OPEN SEASON by Reavis Z. Wortham

July 25, 2017
July 25, 2017

Targeting Sportsmen

S portsmen are being targeted. It’s probably fitting, somehow, that those who spend valuable time squinting through scopes are in turn, in the crosshairs ourselves.

Like the game fish that cruise slowly along structure in creeks and rivers, anglers slowly move along aisles carefully and artfully stocked with just the right lures to catch us. It’s creepy, really, to realize that we’re attracted to the lures that will ultimately attract fish.

Lordy, that means Marketing Experts are doing their best to catch fishermen.

In an unfamiliar town not too long ago, I dropped by the sports section to pick up a few lures, since most of the offerings in my tackle box have an annoying habit of hanging on everything within a thirty yard radius of the boat except for fish.

My mental list was extensive: rubber worms.

When I passed the automotive section, the scent of new tires and antifreeze in my nostrils, I found myself on an aisle that looked to be a hundred feet long. As I trolled down the right side, I found the selection almost staggering.

All I wanted was a red worm with a white tail.

I found the grape worms first, and they smelled like grapes. It made me hungry for a sno-cone, or a grape soda.

The worm bar stretching into the distance was almost daunting. Open bins full of tangled rubber were almost an invitation for the kids gathered around to bury their hands into the mass with squeals of delight.

I was afraid one little kid was going to climb on top and jump in like those ball pits they have at Chuck E. Cheese.

As I stood there, pondering the selection, I realized the Marketing Experts had done their homework. The grape smell held me in a trance; and like a bass, I followed the scent, and the colors, slowly cruising the structure.

I quickly realized the store was stocked in just the same way they stock grocery stores. The higher priced, glitzy lures were at eye level. The cheaper workhorse gear was either high or low on the shelves.

Consider the lowly sinker, or lead weight. When I was a kid the Old Man bought them by the handful, or maybe in a clear plastic box with a dozen or so weights of the same size and shape.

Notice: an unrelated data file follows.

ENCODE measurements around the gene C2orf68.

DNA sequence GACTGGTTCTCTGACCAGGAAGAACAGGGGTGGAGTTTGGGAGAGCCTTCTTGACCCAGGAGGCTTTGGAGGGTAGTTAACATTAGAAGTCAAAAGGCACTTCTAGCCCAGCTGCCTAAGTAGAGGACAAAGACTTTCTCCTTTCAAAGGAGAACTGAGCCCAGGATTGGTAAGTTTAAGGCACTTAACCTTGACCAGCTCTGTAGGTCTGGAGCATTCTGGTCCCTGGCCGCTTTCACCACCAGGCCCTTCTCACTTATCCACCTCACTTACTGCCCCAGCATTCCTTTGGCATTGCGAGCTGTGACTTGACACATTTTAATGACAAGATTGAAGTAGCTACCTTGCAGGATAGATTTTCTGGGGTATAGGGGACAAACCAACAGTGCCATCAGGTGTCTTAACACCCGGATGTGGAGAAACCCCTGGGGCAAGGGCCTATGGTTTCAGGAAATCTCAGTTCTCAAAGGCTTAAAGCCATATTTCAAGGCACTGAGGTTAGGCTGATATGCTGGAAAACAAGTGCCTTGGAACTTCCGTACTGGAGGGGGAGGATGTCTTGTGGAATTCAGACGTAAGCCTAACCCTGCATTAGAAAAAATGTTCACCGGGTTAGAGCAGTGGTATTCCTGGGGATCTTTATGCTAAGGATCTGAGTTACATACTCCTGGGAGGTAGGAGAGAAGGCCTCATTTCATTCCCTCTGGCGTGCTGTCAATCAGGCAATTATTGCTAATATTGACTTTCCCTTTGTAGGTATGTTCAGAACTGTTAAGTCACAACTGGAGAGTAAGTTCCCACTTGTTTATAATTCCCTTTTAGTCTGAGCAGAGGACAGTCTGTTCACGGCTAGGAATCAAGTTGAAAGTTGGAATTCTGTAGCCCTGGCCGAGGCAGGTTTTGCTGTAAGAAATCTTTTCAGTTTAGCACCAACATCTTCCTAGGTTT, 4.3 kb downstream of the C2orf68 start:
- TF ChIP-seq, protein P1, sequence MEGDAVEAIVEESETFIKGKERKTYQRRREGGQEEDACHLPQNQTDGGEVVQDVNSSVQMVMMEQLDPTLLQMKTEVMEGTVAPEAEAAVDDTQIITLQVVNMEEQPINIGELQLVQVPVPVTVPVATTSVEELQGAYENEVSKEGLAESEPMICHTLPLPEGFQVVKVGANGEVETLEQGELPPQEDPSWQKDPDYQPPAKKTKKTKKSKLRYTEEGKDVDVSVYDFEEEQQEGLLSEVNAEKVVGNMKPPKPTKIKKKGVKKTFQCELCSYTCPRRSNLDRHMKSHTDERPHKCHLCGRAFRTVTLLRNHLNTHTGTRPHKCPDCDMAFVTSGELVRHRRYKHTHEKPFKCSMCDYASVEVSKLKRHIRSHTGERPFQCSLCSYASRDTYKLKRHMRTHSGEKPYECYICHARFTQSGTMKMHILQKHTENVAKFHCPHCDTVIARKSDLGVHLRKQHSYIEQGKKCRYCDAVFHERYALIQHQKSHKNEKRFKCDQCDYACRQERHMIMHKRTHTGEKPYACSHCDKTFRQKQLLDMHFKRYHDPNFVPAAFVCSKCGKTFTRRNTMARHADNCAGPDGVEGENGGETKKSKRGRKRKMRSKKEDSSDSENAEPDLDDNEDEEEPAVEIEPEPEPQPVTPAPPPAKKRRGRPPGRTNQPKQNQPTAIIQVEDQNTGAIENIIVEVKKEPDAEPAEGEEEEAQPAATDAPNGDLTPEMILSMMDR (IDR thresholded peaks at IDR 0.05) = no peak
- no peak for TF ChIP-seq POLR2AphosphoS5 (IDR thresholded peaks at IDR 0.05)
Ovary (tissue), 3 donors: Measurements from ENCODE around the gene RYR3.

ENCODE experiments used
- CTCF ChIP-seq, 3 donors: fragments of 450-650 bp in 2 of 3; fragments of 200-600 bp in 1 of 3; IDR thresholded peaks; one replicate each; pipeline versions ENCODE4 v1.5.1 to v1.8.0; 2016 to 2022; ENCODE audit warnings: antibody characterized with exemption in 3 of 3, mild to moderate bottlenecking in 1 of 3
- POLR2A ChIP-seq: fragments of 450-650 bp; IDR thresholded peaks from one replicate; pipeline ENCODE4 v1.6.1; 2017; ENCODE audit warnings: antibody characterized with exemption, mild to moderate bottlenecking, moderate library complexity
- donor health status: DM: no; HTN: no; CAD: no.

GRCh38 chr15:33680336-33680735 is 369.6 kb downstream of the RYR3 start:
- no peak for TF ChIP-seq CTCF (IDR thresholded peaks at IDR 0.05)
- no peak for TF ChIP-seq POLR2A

Today, a full five feet of low counter space was devoted to extravagantly priced tiny plastic baggies. Six for a dollar $2.89. I usually drop at least one or two bullet sinkers before finally threading one onto my line. So truthfully, for me, the cost was three for $2.89.

Then I was sure to break off at least one before the end of the day. Now we’re at three for the same price. I’ll loan one to someone in the boat, and the other two will disappear into my tackle box until the following spring.

So there you have it, one bullet sinker for nearly $3. No wonder they can afford to hire expensive Market Experts to design the displays.

Remember when you could simply buy a box of fish hooks? I was twenty before I knew hooks came in different sizes for a selection of applications. I just thought all hooks came in a box of 500, and they were all the same size. That’s probably why we caught such big bream when they finally gave up and decided to be hooked by something as large, to them, as an anchor.

It’s all about the packaging anyway. The packaging hooks the shopper. Face it, the first thing you see is the color and design of the advertisement on that little piece of cardboard fused for all eternity to a bubble of concrete-hard clear plastic.

It’s just like a fishing trip. Presentation of the lure; the most colorful items are at eye level. You can always tell the outdoorsman who is shopping on the lower shelves, because their eyes are turned downward, like sand bass.

The Prey, that’s us, walks slowly, foraging. The Prey occasionally picks up a package (nibbles) and puts it back. Another package, another potential bite, but then the Prey moves on.

Hiding nearby, dressed in camouflage appropriate to the environment, lurks the Marketing Expert. Breathlessly, clipboard in hand, he waits and watches.

The Prey stands before a counter.

Eyes roam.

Palms itch.


A blue package. Pick it up (another nibble).

Ah, this one might actually catch a fish.




The Marketing Expert checks off the appropriate box on the paper affixed to the clipboard.

He sends a text.

Note: Today customers are hitting aqua blue advertisements containing a number ten crawfish design presented at eye level on a wire display hanger, approximately five feet from the bottom. Interior air temp is 70º at four in the afternoon, exterior temp is 101º.

It’s a vicious cycle, with the prey becoming the Prey.



Email Reavis Wortham at [email protected]


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